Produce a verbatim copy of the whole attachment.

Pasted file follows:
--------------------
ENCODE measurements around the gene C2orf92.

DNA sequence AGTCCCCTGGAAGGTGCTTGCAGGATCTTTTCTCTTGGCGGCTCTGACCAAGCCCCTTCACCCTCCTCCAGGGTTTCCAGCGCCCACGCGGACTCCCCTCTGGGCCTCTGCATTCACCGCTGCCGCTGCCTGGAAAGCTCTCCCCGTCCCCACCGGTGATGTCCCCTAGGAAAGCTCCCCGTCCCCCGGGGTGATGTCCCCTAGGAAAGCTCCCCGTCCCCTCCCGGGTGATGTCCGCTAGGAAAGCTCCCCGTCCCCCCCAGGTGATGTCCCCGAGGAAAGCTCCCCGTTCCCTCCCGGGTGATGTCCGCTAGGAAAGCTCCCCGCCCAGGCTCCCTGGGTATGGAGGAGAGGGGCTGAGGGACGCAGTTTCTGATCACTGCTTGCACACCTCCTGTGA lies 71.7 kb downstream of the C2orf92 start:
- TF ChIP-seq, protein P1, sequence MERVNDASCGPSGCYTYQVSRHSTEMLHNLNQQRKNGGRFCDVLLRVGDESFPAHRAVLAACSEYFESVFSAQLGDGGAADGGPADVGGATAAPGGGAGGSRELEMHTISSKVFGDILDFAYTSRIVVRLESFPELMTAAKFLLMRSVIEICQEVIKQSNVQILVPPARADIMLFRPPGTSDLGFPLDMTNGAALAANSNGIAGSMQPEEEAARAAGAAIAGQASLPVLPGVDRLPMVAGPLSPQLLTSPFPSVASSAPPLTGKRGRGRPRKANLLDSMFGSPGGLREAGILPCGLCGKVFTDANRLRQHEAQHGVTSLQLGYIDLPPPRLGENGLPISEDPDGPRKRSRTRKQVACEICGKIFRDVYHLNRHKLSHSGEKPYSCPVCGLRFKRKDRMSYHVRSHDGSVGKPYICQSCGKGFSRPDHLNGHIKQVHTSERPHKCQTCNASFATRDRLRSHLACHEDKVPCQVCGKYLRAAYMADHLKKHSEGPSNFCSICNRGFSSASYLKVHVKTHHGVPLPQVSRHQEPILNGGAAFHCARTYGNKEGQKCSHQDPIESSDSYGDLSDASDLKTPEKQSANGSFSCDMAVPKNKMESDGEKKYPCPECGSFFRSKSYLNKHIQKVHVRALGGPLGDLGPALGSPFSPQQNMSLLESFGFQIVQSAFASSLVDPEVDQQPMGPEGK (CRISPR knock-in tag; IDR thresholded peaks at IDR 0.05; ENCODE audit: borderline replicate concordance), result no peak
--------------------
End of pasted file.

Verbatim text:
ENCODE measurements around the gene C2orf92.

DNA sequence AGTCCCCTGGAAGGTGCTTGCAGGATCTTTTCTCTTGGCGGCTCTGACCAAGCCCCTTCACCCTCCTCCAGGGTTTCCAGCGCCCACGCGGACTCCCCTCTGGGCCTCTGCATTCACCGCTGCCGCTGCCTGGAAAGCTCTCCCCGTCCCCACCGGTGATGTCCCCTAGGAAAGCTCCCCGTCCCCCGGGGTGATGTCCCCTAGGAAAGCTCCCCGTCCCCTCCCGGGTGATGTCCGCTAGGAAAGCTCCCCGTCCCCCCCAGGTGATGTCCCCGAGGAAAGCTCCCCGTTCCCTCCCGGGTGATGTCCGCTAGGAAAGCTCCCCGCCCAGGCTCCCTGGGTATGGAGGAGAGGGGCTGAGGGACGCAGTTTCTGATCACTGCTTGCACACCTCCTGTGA lies 71.7 kb downstream of the C2orf92 start:
- TF ChIP-seq, protein P1, sequence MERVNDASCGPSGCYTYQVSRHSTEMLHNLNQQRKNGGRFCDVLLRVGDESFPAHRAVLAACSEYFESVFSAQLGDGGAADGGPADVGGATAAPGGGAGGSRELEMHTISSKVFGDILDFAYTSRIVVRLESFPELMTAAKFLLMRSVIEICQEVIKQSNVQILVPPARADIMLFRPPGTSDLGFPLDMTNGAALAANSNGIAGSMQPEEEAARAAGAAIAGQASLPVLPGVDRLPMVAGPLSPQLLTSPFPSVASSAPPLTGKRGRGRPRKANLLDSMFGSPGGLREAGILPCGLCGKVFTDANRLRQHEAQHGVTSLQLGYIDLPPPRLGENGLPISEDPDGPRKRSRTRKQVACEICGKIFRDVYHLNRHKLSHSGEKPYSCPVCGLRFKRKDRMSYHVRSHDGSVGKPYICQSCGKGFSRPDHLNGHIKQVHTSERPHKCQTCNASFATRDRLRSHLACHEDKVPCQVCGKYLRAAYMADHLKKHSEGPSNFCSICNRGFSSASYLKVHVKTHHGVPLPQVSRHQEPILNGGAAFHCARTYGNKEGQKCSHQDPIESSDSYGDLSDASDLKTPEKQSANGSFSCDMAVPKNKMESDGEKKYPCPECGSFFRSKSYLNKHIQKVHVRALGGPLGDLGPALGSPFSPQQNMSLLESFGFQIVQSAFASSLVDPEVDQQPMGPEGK (CRISPR knock-in tag; IDR thresholded peaks at IDR 0.05; ENCODE audit: borderline replicate concordance), result no peak